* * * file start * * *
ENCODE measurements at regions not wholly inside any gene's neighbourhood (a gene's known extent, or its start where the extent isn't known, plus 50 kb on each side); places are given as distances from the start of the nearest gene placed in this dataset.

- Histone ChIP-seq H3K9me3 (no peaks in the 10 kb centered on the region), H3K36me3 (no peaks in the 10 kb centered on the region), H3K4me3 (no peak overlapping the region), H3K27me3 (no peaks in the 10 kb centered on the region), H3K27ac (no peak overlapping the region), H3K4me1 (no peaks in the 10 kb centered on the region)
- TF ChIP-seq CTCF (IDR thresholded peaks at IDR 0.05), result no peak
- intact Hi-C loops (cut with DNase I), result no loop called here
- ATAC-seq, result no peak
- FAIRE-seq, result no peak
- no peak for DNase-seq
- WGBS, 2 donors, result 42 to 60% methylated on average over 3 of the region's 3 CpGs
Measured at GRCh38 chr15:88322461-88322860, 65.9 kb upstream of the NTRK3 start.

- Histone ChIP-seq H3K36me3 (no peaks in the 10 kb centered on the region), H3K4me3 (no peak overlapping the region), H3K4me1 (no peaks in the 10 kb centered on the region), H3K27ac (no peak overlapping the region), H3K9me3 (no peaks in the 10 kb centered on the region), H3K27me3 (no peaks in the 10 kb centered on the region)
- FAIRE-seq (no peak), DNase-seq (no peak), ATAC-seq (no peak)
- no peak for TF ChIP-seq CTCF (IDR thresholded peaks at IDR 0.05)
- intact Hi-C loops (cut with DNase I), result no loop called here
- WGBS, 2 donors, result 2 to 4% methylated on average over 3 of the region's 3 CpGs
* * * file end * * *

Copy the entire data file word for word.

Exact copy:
ENCODE measurements at regions not wholly inside any gene's neighbourhood (a gene's known extent, or its start where the extent isn't known, plus 50 kb on each side); places are given as distances from the start of the nearest gene placed in this dataset.

- Histone ChIP-seq H3K9me3 (no peaks in the 10 kb centered on the region), H3K36me3 (no peaks in the 10 kb centered on the region), H3K4me3 (no peak overlapping the region), H3K27me3 (no peaks in the 10 kb centered on the region), H3K27ac (no peak overlapping the region), H3K4me1 (no peaks in the 10 kb centered on the region)
- TF ChIP-seq CTCF (IDR thresholded peaks at IDR 0.05), result no peak
- intact Hi-C loops (cut with DNase I), result no loop called here
- ATAC-seq, result no peak
- FAIRE-seq, result no peak
- no peak for DNase-seq
- WGBS, 2 donors, result 42 to 60% methylated on average over 3 of the region's 3 CpGs
Measured at GRCh38 chr15:88322461-88322860, 65.9 kb upstream of the NTRK3 start.

- Histone ChIP-seq H3K36me3 (no peaks in the 10 kb centered on the region), H3K4me3 (no peak overlapping the region), H3K4me1 (no peaks in the 10 kb centered on the region), H3K27ac (no peak overlapping the region), H3K9me3 (no peaks in the 10 kb centered on the region), H3K27me3 (no peaks in the 10 kb centered on the region)
- FAIRE-seq (no peak), DNase-seq (no peak), ATAC-seq (no peak)
- no peak for TF ChIP-seq CTCF (IDR thresholded peaks at IDR 0.05)
- intact Hi-C loops (cut with DNase I), result no loop called here
- WGBS, 2 donors, result 2 to 4% methylated on average over 3 of the region's 3 CpGs